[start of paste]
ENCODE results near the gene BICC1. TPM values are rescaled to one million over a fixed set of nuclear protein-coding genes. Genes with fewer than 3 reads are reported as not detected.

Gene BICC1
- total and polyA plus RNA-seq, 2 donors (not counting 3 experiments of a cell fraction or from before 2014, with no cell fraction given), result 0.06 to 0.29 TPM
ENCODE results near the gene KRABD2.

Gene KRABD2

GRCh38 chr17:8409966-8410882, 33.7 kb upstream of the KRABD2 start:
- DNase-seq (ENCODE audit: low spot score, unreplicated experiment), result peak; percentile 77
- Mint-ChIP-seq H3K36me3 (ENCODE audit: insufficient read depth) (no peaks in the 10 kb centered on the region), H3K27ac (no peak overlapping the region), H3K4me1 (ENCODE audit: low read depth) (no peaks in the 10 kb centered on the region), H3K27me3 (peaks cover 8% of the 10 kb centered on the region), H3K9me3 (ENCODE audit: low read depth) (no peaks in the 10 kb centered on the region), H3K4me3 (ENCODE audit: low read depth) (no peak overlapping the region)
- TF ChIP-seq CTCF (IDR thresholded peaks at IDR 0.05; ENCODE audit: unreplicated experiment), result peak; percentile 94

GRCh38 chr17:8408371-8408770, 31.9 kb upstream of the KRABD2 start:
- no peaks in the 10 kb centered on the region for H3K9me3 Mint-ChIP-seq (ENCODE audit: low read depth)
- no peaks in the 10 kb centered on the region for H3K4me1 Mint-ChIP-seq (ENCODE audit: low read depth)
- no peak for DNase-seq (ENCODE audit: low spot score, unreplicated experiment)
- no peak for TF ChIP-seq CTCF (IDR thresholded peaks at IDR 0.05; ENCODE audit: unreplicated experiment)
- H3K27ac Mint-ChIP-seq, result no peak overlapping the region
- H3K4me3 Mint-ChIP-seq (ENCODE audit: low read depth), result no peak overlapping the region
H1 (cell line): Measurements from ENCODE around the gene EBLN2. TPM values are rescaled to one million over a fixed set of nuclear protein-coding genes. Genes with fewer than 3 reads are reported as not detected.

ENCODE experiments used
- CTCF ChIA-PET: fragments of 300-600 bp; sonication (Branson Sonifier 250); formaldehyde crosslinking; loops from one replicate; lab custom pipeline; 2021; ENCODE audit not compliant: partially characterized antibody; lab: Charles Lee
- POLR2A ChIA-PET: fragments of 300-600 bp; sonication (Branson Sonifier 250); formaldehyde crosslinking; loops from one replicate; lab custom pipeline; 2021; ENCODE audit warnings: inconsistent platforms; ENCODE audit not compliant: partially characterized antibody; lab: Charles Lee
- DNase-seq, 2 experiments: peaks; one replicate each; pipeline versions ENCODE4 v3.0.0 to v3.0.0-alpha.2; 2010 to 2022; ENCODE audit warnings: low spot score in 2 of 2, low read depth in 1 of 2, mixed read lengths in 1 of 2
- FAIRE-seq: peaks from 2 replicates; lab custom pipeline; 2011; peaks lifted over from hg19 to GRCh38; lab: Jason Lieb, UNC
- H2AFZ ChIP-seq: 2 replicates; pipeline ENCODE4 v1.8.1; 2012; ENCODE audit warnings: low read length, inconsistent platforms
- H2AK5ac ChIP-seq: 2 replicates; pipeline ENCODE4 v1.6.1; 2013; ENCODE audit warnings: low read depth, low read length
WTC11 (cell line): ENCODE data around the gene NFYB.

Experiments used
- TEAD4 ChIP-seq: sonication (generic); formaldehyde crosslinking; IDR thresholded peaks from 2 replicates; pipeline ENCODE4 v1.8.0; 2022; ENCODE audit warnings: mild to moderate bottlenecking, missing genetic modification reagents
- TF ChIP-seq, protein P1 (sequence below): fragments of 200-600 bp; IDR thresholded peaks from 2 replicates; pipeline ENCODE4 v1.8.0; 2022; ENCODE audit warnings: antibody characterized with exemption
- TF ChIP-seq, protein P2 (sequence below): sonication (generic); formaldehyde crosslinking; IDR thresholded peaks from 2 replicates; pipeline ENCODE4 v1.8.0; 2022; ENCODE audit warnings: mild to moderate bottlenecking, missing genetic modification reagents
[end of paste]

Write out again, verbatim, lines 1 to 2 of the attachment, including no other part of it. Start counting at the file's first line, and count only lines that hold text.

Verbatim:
ENCODE results near the gene BICC1. TPM values are rescaled to one million over a fixed set of nuclear protein-coding genes. Genes with fewer than 3 reads are reported as not detected.

Gene BICC1